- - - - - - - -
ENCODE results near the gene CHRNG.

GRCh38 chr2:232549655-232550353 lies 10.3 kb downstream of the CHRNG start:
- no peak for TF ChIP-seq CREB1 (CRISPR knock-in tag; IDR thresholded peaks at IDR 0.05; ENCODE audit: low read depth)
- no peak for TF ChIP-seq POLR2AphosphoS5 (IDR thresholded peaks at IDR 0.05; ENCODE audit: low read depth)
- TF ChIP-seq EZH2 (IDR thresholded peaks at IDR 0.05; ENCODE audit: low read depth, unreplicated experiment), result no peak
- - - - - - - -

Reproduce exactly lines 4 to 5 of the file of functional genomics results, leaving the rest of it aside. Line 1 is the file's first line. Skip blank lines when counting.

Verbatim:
- no peak for TF ChIP-seq POLR2AphosphoS5 (IDR thresholded peaks at IDR 0.05; ENCODE audit: low read depth)
- TF ChIP-seq EZH2 (IDR thresholded peaks at IDR 0.05; ENCODE audit: low read depth, unreplicated experiment), result no peak